One of our employees took part on our grounds in the Ice Bucket Challenge. It seemed like a good idea and was to raise money for charity. However, one of the employees tipping a bucket slipped and damaged vertebrae in her back. She’s now off sick and threatening to sue us because we allowed the thing to take place without adequate warnings. We didn’t encourage it – we just let the employees get on with it. Where do we stand legally and is this another case of health and safety gone mad? 

Posted in : First Tuesday Q&A NI on 2 September 2014
Arthur Cox
Arthur Cox
Issues covered:

Legal liability in cases such as these will be determined on the facts of the matter. An action under common law in a situation like this is likely to be based on negligence.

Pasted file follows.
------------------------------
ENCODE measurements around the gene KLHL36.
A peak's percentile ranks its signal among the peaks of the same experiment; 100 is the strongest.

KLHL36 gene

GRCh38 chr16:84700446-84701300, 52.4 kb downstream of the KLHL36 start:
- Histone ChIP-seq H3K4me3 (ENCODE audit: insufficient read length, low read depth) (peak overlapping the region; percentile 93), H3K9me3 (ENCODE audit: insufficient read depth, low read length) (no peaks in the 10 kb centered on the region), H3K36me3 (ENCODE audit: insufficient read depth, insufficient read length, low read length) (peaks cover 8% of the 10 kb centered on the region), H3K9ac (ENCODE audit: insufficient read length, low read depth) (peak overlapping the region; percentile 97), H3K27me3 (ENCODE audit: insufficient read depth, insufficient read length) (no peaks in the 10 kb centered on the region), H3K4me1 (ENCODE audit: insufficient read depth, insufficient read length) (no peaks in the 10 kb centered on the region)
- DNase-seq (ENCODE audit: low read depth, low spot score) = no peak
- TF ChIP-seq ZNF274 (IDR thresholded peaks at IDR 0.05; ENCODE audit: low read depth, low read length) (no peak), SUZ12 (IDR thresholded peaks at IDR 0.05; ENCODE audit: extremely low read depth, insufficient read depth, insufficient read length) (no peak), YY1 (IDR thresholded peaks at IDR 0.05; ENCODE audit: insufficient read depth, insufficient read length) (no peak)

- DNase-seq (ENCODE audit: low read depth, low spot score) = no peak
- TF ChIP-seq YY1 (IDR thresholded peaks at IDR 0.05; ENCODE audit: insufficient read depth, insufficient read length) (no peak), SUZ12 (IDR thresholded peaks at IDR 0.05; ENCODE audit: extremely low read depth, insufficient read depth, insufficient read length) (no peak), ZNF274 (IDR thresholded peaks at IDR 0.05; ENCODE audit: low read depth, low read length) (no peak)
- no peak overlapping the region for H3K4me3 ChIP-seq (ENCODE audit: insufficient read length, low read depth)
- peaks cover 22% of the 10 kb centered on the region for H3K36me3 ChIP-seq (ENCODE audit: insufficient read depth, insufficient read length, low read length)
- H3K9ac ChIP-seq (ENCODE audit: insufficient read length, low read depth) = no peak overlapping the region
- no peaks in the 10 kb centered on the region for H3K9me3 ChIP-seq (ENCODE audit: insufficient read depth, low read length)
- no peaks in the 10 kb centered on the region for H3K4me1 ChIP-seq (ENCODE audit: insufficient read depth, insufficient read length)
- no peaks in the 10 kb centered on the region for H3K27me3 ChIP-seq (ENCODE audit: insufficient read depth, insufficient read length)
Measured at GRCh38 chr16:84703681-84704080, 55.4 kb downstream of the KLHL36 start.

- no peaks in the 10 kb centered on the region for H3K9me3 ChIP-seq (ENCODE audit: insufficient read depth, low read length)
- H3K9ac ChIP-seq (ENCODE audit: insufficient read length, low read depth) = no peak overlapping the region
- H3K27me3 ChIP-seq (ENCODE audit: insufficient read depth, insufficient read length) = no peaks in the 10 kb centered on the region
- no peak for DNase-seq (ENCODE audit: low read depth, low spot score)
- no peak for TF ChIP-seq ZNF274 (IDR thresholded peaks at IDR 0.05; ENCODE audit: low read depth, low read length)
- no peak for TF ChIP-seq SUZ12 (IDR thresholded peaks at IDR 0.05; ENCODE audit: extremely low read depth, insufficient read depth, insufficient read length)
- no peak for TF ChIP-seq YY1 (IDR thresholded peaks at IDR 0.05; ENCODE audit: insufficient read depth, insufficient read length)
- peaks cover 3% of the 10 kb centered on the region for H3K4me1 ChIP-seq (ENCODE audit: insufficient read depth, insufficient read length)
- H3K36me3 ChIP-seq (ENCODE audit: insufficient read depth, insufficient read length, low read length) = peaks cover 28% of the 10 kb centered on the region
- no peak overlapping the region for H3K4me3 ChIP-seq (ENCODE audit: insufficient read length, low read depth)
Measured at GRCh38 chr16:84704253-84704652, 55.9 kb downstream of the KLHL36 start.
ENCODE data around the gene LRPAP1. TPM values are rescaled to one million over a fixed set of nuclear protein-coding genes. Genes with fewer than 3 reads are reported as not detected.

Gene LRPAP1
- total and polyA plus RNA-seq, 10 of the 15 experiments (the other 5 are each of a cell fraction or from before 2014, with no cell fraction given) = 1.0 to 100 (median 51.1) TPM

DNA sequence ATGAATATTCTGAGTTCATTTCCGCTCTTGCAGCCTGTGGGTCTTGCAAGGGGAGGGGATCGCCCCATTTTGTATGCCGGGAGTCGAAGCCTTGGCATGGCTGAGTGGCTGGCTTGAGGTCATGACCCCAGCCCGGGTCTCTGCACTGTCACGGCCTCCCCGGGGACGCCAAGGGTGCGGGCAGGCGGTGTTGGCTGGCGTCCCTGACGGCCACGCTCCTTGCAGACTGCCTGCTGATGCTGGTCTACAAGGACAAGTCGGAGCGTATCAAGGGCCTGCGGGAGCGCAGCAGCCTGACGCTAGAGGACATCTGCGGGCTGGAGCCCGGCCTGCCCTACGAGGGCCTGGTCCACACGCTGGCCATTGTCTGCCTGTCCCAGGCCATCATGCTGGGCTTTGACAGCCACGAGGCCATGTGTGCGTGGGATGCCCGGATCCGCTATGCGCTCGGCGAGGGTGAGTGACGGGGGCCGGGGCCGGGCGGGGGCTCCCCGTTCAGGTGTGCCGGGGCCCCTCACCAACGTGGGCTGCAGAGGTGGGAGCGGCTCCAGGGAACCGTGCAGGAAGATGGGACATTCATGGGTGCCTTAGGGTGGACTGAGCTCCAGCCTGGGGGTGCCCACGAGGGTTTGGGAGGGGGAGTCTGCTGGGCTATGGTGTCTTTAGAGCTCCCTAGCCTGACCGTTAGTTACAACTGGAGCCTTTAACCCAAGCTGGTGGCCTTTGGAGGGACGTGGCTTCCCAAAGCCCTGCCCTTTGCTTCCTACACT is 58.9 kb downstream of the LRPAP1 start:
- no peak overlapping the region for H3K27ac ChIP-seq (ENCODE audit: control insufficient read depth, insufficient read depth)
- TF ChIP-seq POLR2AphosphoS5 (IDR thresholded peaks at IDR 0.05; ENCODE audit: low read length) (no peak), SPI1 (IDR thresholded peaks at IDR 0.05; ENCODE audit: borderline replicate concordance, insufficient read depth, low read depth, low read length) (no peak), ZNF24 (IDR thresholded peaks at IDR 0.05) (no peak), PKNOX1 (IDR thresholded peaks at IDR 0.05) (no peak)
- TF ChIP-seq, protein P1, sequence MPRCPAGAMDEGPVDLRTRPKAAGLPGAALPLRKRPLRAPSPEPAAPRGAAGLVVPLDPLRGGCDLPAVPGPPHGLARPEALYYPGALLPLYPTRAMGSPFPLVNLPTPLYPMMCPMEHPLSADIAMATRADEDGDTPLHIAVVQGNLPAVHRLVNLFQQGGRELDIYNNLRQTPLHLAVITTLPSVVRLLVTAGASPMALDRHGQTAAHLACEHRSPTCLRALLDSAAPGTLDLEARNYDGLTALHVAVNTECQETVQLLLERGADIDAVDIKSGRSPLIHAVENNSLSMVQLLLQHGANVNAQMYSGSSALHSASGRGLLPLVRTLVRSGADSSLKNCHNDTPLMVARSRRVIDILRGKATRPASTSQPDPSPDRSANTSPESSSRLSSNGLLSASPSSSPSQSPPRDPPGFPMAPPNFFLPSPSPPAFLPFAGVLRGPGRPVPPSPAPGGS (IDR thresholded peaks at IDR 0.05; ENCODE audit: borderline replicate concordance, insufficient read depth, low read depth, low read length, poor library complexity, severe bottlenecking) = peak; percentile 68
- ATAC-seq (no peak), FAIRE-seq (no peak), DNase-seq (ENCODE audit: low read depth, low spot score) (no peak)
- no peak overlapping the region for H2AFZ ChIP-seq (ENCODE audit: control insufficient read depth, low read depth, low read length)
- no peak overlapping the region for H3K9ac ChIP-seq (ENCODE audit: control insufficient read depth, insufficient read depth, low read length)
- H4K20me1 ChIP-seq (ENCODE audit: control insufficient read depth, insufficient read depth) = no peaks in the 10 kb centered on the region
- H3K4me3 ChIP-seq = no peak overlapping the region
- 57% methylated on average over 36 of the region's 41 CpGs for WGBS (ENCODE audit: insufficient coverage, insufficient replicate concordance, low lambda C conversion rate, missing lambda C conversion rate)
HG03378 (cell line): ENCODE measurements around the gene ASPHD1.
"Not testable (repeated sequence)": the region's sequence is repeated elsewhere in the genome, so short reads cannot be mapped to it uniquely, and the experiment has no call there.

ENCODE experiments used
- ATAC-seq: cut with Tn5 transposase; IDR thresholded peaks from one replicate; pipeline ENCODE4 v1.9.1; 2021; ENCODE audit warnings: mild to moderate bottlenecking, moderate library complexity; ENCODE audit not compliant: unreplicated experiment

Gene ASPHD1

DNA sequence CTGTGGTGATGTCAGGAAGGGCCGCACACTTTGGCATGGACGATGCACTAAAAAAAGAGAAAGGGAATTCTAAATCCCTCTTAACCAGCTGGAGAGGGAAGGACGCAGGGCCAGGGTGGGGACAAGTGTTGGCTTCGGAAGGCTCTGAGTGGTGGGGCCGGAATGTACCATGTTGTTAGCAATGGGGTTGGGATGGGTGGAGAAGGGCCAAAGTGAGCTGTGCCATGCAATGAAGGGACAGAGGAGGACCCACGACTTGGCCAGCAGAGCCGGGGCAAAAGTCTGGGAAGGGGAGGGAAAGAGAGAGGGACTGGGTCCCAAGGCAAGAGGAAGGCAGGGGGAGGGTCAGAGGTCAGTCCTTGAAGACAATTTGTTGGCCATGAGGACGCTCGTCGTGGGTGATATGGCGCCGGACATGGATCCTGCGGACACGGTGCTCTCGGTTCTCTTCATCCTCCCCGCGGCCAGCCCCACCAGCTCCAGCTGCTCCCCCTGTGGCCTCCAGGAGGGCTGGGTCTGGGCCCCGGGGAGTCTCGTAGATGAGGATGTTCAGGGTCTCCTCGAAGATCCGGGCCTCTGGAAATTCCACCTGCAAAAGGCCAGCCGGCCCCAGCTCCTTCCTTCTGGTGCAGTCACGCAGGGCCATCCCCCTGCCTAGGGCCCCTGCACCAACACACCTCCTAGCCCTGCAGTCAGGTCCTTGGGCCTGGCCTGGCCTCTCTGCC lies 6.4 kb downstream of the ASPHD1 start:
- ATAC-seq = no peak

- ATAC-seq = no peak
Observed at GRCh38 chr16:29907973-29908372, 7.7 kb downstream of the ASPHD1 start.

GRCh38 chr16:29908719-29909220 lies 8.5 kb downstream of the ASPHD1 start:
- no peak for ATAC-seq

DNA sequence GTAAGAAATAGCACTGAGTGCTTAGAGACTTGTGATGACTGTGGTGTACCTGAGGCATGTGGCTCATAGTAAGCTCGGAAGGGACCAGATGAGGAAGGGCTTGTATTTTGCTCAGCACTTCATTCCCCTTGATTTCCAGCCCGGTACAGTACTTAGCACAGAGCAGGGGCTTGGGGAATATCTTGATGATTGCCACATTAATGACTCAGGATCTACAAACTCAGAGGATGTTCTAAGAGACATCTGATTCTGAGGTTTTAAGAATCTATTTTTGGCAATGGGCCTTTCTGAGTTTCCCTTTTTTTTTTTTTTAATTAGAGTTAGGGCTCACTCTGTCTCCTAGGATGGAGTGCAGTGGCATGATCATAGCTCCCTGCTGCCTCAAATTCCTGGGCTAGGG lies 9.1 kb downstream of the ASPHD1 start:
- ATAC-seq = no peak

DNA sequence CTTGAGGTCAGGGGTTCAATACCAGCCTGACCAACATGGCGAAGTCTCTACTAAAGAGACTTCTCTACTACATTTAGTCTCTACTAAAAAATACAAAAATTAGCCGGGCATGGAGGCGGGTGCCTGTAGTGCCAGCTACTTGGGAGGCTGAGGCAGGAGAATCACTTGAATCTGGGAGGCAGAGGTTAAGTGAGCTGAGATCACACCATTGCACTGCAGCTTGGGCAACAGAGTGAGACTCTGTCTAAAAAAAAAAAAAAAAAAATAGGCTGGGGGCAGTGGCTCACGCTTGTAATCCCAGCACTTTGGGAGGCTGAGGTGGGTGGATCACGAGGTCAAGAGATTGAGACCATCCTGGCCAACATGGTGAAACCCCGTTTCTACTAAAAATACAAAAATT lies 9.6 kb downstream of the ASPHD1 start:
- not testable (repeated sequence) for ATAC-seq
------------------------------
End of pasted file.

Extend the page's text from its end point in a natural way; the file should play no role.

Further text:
To succeed in an action for negligence the injured party would have to prove on the balance of probabilities that the employer owed him a duty of care, that the employer was in breach of the duty of care and that the breach caused the injury.

The duty of care imposed upon the employer depends upon the circumstances: the employer has to take reasonable care to prevent foreseeable injury or loss. The existence of an employer/employee relationship may make the courts more ready to impose stricter duties of care.

There are

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Back to Q&A's This article is correct at 02/09/2015

The information in this article is provided as part of Legal-Island's Employment Law Hub. We regret we are not able to respond to requests for specific legal or HR queries and recommend that professional advice is obtained before relying on information supplied anywhere within this article.

Arthur Cox
Arthur Cox

The main content of this article was provided by Arthur Cox. Contact telephone number is +44 28 9026 2673 or email

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